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Tom Hanks' jury duty cut short by 'star struck' prosecutor

A DOMESTIC violence court case in America, on which Tom Hanks sat as a juror, has been brought to an early end amid allegations of jury tampering after the Hollywood actor was reportedly approached by a "star struck" member of the prosecutor's office.

Hanks, who had been serving on the Los Angeles jury since the trial began last week, was allegedly approached during a lunch break by a female member of the LA City Attorney's Office who "thanked him, and [said] how impressed everyone is that such a celebrity would still be here serving jury duty".

Lawyers for the defendant, who had been facing a year in jail if convicted on domestic violence charges, today asked for a hearing to prove prosecutorial misconduct.

After a discussion lawyers agreed a plea deal for a lesser charge of disturbing the peace. The defendant pled no contest to this minor infraction, accepted a $150 (£95) fine and the case was dismissed.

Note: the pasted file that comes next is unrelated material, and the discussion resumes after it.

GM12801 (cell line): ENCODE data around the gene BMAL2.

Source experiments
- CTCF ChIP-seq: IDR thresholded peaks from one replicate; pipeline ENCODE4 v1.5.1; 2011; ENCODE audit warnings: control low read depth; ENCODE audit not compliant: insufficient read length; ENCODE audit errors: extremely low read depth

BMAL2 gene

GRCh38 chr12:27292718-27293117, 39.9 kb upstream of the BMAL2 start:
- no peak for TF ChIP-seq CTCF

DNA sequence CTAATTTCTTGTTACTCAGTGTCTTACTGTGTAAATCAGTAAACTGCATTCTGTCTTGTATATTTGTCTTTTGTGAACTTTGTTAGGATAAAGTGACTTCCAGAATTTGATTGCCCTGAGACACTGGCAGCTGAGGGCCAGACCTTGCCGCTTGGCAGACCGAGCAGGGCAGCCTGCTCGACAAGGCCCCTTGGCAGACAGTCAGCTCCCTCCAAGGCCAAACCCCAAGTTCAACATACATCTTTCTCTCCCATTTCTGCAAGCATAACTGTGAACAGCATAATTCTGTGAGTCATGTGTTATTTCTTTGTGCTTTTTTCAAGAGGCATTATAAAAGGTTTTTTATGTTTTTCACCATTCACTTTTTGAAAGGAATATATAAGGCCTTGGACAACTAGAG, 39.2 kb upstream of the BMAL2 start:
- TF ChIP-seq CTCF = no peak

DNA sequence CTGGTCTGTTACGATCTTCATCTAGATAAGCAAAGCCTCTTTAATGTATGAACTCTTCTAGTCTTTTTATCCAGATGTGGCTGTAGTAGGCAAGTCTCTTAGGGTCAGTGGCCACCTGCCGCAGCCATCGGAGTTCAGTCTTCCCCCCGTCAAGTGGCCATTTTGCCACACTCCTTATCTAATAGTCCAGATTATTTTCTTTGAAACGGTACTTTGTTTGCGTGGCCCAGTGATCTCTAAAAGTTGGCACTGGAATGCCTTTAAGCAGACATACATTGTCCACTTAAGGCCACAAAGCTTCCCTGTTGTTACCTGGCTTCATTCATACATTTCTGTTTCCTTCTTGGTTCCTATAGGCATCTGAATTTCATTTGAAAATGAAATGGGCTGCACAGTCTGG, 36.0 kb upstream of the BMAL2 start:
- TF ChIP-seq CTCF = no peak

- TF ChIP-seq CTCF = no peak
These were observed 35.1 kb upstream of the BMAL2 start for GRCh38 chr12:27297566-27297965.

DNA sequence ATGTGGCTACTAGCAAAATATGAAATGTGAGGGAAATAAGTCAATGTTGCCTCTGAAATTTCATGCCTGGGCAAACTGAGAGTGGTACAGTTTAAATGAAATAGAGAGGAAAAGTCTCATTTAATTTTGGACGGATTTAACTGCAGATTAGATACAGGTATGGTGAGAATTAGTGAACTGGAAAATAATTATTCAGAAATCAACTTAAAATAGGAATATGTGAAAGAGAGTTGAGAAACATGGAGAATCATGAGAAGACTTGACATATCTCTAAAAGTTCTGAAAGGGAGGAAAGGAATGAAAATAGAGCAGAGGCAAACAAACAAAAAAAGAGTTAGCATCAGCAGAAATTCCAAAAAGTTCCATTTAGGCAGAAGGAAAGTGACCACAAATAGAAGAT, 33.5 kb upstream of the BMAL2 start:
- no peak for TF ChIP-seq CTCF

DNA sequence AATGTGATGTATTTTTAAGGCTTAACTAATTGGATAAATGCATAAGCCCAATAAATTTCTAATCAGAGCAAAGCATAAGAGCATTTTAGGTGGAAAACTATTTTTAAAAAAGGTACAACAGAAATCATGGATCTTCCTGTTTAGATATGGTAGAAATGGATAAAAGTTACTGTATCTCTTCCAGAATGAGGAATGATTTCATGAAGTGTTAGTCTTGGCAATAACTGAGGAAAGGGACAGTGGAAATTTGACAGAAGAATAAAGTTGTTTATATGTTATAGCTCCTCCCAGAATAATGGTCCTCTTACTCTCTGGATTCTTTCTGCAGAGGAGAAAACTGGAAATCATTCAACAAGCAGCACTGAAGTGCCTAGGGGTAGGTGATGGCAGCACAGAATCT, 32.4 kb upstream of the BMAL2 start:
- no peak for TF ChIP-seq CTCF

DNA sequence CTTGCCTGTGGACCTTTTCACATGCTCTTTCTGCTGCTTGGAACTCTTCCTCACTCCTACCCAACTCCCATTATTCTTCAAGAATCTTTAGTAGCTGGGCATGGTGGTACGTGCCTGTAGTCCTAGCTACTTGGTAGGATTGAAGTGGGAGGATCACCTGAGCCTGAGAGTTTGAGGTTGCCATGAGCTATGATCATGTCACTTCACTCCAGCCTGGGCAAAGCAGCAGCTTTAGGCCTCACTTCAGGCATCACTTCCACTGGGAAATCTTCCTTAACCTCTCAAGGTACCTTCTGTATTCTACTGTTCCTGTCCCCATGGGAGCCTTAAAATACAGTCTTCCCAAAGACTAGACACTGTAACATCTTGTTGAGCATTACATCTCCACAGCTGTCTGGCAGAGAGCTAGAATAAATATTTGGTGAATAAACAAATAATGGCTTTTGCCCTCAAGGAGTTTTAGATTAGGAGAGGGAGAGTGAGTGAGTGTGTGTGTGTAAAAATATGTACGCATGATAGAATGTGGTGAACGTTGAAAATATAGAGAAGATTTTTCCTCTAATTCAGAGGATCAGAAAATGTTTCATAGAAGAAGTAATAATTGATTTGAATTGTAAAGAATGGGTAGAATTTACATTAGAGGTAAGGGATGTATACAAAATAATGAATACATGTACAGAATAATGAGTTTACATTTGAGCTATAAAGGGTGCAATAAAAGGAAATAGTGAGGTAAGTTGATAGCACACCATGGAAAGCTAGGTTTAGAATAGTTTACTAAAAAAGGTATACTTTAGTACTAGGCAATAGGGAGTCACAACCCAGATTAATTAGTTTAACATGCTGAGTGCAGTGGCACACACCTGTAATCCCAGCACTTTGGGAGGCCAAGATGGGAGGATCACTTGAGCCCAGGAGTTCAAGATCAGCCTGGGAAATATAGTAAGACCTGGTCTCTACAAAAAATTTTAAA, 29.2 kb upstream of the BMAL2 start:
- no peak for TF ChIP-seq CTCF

Defence lawyer Andrew Flier told TMZ: "The assigned prosecutor on the case gave notice to the court and myself, which was his duty of course under the ethics rules, that he either saw or was told that one of his colleagues had the contact with Mr Hanks. It was not the assigned trial prosecutor."

The approach took place in a stairwell at around midday on Tuesday or Wednesday.

Flier said: "She made contact with Mr Hanks in the stairwell of the building. She came up to him and thanked him, and [said] how impressed everyone is that such a celebrity would still be here serving jury duty".

"She was just being maybe a little star struck and nice."

He made it clear that female prosecutor was not the assigned trial prosecutor, but called it "an absolute 100 per cent no-no" that "should never have happened".

City Attorney's Office spokesperson Frank Mateljan confirmed the events in a statement. He said: "The city attorney has been appraised of the situation and will be reviewing it."

Hanks has not commented publicly.